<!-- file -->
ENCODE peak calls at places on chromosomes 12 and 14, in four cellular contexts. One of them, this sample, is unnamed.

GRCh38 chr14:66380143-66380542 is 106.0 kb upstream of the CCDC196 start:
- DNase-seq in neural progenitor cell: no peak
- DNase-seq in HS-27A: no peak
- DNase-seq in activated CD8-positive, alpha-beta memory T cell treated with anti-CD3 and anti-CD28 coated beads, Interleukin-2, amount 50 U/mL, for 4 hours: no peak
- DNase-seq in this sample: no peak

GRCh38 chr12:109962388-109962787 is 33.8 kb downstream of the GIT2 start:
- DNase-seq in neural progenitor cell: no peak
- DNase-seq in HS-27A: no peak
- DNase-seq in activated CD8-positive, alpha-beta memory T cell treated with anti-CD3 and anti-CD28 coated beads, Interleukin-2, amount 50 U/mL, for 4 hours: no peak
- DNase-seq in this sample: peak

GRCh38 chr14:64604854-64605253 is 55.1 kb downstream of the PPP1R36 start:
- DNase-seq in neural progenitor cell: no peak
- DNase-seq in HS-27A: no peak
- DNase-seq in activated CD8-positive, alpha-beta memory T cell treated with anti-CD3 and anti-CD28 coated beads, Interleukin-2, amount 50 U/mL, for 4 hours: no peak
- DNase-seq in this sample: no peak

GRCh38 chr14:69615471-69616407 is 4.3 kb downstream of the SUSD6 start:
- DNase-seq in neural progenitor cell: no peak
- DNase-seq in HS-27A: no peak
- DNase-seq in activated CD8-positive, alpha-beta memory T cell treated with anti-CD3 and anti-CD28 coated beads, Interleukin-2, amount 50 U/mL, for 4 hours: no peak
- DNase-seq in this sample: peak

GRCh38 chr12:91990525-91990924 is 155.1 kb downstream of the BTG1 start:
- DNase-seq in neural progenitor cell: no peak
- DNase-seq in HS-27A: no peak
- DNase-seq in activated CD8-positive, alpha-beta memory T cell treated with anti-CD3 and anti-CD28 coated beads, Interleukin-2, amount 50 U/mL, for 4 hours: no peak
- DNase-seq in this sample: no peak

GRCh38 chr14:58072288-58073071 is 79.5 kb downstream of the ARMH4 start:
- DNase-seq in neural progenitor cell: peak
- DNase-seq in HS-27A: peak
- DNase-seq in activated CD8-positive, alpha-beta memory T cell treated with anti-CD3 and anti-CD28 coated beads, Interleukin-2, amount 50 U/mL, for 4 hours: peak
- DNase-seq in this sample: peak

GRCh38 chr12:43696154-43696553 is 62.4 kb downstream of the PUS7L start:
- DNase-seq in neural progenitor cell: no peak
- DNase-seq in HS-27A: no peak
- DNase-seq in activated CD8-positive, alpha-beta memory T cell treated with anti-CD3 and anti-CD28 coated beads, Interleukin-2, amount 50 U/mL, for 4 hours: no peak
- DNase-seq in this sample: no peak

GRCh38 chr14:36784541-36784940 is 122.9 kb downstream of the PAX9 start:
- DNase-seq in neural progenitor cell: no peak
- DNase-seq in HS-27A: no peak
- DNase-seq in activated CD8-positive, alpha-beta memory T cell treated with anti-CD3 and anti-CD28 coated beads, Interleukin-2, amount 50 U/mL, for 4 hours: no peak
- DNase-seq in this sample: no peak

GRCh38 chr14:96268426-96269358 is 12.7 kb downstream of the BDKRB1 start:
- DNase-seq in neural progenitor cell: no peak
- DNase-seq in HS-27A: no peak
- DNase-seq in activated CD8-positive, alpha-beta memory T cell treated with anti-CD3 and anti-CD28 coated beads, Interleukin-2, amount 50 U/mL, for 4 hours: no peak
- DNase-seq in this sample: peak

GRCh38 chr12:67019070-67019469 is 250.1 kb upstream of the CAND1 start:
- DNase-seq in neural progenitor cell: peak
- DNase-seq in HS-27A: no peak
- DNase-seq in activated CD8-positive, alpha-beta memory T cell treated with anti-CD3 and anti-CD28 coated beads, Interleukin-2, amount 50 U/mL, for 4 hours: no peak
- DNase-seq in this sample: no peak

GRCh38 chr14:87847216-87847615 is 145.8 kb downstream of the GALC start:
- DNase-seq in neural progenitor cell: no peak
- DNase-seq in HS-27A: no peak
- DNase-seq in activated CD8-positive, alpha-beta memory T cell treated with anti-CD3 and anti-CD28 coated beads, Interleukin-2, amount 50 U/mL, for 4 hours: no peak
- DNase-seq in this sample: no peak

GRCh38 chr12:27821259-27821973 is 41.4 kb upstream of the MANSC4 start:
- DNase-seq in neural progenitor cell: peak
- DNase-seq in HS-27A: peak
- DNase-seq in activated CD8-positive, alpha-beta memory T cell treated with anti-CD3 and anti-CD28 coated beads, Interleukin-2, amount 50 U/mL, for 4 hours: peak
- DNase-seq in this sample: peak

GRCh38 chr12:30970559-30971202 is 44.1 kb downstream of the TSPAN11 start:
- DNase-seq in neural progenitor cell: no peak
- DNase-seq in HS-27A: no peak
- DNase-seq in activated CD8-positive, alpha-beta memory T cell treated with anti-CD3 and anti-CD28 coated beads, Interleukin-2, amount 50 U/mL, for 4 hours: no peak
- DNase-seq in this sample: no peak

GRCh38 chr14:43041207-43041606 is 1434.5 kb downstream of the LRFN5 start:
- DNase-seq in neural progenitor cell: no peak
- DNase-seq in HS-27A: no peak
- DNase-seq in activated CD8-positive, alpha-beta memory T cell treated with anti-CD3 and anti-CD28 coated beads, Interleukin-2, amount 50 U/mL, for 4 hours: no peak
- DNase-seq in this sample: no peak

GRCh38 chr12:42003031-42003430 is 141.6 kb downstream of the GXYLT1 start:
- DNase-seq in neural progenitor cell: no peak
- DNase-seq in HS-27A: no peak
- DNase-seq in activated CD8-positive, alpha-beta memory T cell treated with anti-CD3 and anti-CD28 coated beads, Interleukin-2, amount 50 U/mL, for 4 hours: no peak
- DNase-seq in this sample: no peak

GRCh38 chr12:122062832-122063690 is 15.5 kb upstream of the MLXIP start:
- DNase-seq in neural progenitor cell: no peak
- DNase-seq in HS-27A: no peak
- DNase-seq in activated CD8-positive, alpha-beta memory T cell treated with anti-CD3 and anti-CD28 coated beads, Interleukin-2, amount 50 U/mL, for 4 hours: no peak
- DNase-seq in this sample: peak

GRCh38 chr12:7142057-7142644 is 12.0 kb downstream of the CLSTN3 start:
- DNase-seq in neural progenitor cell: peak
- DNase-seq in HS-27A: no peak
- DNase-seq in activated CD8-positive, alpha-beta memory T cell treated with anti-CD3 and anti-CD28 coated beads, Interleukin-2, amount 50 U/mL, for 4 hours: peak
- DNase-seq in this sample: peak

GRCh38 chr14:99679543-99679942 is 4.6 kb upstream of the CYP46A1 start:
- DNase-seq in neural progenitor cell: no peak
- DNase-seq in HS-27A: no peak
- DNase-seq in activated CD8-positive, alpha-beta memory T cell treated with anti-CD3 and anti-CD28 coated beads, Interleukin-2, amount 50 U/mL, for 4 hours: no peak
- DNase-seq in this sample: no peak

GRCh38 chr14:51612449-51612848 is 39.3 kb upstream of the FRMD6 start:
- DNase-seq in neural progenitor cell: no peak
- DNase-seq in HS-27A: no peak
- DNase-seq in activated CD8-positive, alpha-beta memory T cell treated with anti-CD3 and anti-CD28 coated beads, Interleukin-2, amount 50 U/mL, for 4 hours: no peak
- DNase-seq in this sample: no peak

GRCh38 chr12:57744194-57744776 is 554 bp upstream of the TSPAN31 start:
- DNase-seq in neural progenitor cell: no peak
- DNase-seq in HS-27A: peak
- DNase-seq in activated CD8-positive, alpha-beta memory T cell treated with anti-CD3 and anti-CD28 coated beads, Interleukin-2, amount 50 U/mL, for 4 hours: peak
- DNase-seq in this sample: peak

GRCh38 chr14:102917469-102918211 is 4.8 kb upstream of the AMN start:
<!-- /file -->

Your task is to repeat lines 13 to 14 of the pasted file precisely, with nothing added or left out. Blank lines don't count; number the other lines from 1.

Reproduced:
- DNase-seq in neural progenitor cell: no peak
- DNase-seq in HS-27A: no peak